Scalpel's Edge

A surgeon's notes

A Thursday

It’s a while since I’ve blogged a day in my life.  This sort of post is pretty boring for my Nepali readers, but gives a unique perspective of the diversity of the cases we deal with here.  This was how my day ran last Thursday.  I was rostered to endoscopy and outpatients.

On the morning ward round, I helped review all the current inpatients on our unit, and we saw two new patients admitted overnight, both burns patients.  One was an 8 year old with a scald burn from spilled tea.  One was a 7 month old who precociously crawled into his household cooking fire and got burned on both feet and hands.

Endoscopy list (upper endoscopy only, no sedation)

  1. 56F with chronic gastric ulcer
  2. 50F with hiatus hernia – ?contributing to her epigastric pain
  3. 96M with duodenal ulcer – presented with haematemesis
  4. 32M with oesophageal varices – presented with haematemesis
  5. 18M with oesophageal varices – presented with haematemesis

Both the varies patients I referred to our colleague who does vatical banding.  Although a common pathology here, I have not learnt to do banding.

General surgical outpatients

My resident had seen some patients in clinic before I got there, but he saved some for me to review.  I’m mostly keeping the patient demographics secret to protect patient anonymity.

  • Plantar warts with one giant heel wart, present for 20 years – booked for surgery
  • Left breast cancer in premenopausal woman, biopsy negative – booked for mastectomy and axillary clearance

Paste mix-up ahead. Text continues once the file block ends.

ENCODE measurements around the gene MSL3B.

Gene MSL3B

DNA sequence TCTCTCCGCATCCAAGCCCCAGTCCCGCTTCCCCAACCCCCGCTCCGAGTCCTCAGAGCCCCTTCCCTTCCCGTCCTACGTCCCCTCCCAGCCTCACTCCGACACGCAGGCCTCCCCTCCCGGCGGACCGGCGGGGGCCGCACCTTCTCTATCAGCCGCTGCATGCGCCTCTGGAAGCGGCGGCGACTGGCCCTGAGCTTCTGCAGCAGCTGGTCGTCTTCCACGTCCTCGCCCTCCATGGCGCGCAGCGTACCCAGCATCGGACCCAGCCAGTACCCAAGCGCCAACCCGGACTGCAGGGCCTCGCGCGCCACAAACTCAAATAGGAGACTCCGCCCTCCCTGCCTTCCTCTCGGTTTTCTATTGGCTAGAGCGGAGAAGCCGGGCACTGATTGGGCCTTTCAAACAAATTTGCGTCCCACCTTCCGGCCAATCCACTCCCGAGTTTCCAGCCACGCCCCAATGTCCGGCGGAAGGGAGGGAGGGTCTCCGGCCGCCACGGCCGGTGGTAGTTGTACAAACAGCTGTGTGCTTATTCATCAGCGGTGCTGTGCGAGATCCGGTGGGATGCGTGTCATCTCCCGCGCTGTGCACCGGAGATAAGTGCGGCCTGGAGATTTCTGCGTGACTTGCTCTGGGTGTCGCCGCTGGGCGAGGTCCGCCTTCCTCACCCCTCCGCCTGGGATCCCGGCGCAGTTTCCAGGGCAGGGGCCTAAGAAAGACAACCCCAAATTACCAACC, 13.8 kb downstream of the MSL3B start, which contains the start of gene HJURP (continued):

• 2 Hydrocele – booked for free surgery under a current government funded hydrocele camp
  • 2 Minor skin lesion – referred to minor operating room for excision
  • 2 Review of postoperative wound – reassured
  • Haemorrhoids – booked for surgery
  • 4 Inguinal hernia – booked for surgery
  • Asymptomatic gallstones – reassured
  • Bilateral staghorn calculus with polycystic kidney disease and chronic renal impairment – referred to higher centre in Kathmandu for treatment
  • 3 Renal pelvis stone – referred for PCNL
  • Keloid ear piercing – good response to intralesional steroid injection, so another dose prescribed 
  • Chronic epididymo-orchitis – given long course of broad spectrum antibiotics
  • Uterine prolapse – booked for preoperative investigations
  • Urinary retention due to benign prostate disease – referred for TURP
  • Hydrocele and contralateral hernia – booked for surgery
  • Symptomatic cholelithiasis and polyp – booked for surgery
  • Chest wall pain – given symptomatic treatment
  • Lactating breast abscess – admitted
  • Previous patient with splenectomy for haemolytic disease popped in to say hello.  He has had a good outcome and has needed no further transfusions since surgery. 
  • Incisional hernia in appendicectomy scar – booked for surgery
  • Penile infection leading to penile auto-amputation, now presenting with chronic non-healing wound and incontinence (!) – admitted

I remember being completely overwhelmed in outpatients by the diversity of cases and my lack of knowledge, but I quickly learnt the basic management of many conditions.  I continue to be challenged by language in outpatients, but I can now pretty much understand and make myself understand.  I should also mention that the patients booked for surgery generally have their operation within 2-3 working days. 

One response to “A Thursday”

  1. Leonie Broadhurst says:

    Cris, I am constantly amazed by what you have to deal with over there and how you cope so well. God bless you and your family. Leonie

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